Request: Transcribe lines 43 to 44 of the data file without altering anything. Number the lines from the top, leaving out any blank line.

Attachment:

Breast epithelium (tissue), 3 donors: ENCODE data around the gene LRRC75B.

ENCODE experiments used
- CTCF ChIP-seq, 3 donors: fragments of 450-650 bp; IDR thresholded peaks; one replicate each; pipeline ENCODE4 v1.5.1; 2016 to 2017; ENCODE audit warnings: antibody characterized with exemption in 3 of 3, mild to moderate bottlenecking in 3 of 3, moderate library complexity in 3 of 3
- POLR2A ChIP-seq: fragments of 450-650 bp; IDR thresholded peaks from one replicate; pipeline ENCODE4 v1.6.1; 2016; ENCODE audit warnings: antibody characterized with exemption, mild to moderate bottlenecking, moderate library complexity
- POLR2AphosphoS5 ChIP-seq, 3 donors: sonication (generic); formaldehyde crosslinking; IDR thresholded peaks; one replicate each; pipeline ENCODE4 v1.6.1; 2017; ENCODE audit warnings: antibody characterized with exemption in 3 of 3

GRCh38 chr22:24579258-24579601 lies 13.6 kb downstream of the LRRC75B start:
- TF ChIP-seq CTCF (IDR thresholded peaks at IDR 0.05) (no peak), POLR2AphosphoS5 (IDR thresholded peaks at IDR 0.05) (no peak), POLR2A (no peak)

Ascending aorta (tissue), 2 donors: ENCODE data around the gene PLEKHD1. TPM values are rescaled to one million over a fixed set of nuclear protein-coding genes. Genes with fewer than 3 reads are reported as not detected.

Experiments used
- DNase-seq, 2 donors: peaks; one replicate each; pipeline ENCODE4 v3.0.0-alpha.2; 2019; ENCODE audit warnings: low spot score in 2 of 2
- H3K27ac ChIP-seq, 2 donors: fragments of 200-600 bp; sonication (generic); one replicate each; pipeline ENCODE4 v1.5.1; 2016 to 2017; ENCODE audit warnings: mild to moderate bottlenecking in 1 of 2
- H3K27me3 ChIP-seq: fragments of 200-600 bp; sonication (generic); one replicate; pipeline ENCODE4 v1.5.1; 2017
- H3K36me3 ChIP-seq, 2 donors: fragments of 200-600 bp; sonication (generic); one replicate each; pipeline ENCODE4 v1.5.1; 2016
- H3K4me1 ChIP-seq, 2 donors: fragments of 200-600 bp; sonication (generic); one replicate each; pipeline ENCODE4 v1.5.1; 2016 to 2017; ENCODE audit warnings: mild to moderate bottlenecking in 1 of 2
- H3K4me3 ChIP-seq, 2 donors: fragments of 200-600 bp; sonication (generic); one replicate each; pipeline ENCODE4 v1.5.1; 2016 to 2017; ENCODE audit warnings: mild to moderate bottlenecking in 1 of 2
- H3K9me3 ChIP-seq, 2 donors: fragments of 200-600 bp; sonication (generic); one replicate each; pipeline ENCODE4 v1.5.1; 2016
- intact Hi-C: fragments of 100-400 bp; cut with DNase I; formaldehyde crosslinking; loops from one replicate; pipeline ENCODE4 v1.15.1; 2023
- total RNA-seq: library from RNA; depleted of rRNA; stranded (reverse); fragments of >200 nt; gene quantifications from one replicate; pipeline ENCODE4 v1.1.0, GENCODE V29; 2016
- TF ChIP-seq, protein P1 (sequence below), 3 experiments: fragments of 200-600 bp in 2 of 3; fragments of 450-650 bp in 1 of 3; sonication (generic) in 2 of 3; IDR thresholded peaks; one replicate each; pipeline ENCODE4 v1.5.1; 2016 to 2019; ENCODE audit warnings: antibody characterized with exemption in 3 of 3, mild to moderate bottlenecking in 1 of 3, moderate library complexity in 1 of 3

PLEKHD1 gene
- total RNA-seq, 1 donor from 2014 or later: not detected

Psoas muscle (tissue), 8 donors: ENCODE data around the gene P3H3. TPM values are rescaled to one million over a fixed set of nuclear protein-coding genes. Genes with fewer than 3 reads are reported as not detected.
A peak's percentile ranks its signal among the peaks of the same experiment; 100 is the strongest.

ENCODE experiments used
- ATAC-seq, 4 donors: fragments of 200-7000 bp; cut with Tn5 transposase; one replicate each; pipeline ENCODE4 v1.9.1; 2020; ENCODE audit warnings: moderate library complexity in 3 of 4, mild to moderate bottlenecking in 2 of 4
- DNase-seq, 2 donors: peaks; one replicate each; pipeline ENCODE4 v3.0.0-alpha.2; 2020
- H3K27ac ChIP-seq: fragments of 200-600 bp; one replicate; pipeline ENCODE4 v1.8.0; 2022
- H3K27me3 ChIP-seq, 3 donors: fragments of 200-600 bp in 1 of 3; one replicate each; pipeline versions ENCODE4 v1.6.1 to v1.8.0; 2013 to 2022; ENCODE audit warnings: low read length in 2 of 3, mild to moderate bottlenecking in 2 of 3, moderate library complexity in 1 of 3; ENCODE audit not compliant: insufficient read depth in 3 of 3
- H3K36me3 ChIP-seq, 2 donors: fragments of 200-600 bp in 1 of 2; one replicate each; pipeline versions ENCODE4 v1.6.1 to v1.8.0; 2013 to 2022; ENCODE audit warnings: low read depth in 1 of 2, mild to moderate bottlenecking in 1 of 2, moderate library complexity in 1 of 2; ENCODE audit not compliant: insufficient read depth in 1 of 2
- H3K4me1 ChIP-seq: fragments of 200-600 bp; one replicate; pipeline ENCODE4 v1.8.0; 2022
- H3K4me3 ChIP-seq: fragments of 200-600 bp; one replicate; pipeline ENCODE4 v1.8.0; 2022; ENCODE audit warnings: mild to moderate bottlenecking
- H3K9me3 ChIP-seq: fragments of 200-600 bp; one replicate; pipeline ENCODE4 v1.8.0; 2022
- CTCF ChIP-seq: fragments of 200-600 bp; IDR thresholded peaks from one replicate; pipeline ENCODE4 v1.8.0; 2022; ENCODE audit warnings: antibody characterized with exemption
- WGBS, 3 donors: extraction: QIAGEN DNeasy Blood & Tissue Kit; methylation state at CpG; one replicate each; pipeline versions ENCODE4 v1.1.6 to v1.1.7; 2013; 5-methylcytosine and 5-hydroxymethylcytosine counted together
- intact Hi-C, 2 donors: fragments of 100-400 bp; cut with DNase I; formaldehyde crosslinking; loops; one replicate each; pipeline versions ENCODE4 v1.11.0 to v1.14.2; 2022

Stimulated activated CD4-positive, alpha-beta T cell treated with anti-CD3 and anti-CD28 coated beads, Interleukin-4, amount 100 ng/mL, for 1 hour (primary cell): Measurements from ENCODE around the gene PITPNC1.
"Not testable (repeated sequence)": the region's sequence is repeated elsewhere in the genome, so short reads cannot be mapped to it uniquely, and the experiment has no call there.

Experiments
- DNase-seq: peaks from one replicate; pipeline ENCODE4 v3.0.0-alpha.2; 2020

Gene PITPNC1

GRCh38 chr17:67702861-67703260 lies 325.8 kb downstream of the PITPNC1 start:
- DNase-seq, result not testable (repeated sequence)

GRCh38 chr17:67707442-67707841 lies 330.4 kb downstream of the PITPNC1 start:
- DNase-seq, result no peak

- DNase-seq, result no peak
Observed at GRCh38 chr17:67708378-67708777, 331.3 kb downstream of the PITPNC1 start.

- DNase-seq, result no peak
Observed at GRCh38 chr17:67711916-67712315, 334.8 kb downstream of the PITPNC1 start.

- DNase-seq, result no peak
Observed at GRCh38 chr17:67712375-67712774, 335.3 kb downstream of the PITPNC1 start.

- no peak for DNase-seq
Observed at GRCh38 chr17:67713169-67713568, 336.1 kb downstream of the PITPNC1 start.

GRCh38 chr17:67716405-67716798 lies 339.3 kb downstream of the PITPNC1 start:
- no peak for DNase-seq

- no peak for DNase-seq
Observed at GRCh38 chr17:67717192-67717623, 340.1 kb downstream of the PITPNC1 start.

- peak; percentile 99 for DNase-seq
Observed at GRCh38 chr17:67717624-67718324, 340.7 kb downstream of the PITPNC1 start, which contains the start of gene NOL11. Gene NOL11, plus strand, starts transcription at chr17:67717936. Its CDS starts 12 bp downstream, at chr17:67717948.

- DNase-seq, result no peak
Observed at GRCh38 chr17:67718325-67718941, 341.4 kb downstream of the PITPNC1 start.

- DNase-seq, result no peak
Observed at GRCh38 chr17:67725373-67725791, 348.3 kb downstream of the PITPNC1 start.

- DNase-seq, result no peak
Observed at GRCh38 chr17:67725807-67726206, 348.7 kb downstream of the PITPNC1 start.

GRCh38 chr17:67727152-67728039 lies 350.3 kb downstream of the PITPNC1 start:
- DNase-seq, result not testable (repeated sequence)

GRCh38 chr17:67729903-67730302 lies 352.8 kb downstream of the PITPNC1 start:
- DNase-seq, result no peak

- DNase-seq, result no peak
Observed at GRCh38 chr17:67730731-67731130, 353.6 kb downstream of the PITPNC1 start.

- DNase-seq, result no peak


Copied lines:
GRCh38 chr17:67707442-67707841 lies 330.4 kb downstream of the PITPNC1 start:
- DNase-seq, result no peak